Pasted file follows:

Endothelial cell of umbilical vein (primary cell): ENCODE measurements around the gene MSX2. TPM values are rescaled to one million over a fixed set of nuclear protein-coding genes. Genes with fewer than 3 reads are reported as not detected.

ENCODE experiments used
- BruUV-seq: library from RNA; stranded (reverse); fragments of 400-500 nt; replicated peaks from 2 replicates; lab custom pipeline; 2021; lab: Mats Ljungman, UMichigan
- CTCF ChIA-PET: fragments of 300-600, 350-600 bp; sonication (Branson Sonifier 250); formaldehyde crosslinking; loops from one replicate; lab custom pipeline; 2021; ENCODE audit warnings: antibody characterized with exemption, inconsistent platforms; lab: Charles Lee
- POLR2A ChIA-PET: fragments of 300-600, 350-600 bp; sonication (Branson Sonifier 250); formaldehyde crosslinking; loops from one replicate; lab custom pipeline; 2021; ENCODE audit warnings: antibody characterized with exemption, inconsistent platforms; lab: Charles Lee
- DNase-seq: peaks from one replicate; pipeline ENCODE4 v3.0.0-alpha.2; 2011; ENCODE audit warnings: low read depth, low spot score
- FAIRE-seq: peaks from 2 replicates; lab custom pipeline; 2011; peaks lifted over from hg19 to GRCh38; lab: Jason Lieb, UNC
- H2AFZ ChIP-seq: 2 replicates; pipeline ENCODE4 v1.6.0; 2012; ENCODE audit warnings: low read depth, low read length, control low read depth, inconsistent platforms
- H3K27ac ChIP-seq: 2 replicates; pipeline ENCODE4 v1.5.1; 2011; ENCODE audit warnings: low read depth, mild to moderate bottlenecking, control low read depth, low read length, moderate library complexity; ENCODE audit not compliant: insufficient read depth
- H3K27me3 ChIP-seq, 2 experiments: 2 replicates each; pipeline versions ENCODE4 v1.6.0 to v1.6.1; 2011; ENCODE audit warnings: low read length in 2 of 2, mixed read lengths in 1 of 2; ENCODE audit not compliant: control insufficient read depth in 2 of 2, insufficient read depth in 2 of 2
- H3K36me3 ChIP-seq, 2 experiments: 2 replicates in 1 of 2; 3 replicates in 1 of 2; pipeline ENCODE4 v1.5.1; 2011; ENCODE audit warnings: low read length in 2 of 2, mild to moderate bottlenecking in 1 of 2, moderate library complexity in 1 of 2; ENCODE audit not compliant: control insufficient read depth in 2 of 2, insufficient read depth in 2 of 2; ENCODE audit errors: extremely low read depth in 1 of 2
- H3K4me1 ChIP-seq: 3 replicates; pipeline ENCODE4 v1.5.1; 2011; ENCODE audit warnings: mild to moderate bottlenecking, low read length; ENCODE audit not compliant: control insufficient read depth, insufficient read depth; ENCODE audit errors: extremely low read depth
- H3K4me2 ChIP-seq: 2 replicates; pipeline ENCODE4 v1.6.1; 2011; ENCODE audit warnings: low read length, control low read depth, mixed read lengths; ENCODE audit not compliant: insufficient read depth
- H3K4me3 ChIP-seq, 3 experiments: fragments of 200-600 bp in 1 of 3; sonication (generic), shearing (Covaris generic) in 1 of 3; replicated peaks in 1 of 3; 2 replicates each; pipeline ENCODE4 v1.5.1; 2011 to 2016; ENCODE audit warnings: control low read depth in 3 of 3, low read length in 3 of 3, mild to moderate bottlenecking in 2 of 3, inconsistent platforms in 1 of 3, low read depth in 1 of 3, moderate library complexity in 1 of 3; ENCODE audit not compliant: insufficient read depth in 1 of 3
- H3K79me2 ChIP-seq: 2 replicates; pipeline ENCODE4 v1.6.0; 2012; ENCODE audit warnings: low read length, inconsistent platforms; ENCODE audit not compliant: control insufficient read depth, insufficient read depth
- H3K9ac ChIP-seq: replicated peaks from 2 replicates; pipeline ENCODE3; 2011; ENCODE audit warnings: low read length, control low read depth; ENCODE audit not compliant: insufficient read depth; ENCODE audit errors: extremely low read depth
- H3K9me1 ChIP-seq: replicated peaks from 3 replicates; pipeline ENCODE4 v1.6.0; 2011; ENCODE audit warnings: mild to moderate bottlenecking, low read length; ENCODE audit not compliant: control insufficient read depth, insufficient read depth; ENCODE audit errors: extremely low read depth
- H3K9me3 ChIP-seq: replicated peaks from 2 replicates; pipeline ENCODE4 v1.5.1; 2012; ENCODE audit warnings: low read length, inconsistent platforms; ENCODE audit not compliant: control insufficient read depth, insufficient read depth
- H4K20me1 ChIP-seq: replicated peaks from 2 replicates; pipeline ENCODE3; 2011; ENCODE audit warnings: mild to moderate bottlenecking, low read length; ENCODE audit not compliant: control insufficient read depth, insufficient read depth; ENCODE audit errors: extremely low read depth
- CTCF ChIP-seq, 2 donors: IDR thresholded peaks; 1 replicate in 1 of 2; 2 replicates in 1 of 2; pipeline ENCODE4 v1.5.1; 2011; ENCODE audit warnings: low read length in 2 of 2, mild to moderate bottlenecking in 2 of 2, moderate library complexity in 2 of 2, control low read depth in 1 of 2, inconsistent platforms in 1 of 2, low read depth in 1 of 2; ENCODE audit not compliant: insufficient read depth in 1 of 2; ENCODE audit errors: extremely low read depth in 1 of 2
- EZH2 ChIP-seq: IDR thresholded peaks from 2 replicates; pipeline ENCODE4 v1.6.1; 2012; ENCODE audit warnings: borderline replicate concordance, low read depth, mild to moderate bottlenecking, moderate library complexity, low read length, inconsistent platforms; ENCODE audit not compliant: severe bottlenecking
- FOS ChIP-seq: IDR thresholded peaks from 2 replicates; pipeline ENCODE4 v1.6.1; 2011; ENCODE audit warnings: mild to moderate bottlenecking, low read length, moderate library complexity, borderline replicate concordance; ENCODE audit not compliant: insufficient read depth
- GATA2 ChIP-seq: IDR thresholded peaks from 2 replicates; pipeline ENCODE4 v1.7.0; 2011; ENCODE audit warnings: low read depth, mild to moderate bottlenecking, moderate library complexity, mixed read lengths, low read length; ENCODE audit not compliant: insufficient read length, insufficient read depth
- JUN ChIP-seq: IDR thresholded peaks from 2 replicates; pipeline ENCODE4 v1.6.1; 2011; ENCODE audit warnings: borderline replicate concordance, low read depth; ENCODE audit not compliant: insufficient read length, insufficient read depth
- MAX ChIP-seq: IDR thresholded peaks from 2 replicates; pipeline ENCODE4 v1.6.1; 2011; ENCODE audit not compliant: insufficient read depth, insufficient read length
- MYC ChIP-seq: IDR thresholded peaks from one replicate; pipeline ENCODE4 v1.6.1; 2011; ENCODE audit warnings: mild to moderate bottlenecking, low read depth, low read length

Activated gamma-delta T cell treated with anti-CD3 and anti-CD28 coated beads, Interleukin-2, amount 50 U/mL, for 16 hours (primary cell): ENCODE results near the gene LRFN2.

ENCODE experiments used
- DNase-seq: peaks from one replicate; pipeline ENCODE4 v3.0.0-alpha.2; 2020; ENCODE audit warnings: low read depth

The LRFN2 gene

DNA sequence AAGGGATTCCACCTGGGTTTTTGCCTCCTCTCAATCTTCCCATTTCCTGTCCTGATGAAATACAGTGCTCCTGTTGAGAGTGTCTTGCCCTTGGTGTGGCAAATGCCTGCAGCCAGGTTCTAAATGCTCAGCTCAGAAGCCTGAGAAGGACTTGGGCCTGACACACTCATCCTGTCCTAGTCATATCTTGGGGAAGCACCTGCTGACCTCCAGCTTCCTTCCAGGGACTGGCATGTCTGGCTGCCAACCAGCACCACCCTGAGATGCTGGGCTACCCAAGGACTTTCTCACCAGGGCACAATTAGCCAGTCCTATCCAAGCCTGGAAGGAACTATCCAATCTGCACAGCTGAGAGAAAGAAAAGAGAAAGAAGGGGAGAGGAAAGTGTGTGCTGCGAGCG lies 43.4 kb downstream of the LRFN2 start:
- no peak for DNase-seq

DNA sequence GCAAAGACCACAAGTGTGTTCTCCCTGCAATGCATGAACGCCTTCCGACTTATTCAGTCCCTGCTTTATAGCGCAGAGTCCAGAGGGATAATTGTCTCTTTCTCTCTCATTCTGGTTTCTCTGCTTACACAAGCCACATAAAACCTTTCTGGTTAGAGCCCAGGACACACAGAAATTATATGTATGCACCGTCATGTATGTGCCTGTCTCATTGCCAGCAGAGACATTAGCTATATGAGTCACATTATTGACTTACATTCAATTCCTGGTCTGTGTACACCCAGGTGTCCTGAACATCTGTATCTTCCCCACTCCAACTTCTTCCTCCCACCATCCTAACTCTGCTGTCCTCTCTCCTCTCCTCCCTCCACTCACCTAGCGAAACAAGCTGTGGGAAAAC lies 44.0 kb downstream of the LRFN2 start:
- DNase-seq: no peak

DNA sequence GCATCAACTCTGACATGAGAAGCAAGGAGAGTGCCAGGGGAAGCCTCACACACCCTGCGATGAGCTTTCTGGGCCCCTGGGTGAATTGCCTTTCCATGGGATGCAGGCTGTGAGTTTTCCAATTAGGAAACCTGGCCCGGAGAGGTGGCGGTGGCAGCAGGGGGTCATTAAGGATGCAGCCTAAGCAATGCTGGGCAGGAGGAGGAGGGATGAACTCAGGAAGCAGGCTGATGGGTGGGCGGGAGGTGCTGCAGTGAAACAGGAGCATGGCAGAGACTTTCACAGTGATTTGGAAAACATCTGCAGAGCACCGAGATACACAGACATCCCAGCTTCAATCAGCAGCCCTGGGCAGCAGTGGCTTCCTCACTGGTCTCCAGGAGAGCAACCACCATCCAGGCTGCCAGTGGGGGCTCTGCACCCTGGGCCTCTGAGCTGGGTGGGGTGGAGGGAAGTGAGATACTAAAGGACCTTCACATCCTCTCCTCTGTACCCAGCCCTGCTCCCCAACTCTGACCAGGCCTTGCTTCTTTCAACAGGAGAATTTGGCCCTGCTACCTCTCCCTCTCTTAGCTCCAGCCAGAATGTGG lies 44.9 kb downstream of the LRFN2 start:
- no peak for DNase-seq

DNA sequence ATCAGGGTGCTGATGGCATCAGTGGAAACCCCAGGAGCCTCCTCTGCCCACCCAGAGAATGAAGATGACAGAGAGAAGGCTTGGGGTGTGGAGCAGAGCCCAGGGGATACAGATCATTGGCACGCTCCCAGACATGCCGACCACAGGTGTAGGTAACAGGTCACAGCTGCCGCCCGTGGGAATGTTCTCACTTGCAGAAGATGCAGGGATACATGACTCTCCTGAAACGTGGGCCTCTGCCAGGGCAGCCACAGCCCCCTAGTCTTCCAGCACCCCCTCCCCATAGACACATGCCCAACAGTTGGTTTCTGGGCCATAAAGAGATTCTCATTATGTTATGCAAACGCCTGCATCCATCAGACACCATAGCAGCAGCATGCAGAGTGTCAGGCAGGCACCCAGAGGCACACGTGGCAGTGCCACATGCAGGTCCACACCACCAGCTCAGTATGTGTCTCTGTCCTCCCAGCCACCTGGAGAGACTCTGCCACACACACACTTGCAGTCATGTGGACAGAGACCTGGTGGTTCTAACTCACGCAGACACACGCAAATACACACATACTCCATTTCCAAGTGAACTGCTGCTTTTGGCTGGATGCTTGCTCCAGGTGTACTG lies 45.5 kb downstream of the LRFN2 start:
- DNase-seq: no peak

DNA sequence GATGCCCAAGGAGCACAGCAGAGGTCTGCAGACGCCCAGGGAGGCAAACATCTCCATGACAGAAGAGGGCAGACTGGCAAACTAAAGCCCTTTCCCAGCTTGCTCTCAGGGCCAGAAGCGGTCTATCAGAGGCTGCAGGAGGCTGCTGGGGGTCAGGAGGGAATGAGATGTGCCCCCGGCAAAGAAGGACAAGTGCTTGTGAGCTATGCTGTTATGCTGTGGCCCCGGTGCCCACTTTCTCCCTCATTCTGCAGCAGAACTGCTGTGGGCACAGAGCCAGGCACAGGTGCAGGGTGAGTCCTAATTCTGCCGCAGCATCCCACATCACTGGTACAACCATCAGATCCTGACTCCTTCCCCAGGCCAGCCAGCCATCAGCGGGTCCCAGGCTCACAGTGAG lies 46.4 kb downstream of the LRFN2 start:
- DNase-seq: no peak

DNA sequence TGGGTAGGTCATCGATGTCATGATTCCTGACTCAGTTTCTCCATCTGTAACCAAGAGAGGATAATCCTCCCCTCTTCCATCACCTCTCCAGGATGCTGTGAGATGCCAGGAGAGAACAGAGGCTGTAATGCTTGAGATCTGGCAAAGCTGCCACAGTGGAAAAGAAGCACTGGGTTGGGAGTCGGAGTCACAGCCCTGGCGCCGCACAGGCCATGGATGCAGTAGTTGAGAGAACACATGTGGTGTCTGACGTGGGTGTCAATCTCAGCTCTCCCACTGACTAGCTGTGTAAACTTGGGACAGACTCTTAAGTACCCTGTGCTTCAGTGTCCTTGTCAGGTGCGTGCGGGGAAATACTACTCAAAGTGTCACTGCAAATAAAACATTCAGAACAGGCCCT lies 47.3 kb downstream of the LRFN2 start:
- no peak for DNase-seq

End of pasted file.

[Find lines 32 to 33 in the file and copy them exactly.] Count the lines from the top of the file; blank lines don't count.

- no peak for DNase-seq

DNA sequence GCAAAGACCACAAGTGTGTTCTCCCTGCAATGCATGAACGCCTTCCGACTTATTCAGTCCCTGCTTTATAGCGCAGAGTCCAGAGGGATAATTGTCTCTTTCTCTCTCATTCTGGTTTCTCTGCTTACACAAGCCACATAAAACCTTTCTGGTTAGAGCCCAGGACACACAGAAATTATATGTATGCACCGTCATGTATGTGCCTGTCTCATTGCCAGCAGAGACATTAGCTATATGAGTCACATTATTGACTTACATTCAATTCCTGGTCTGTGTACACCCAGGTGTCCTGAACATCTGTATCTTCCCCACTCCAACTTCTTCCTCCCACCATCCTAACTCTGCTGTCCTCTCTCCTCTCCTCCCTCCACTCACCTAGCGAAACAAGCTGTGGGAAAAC lies 44.0 kb downstream of the LRFN2 start: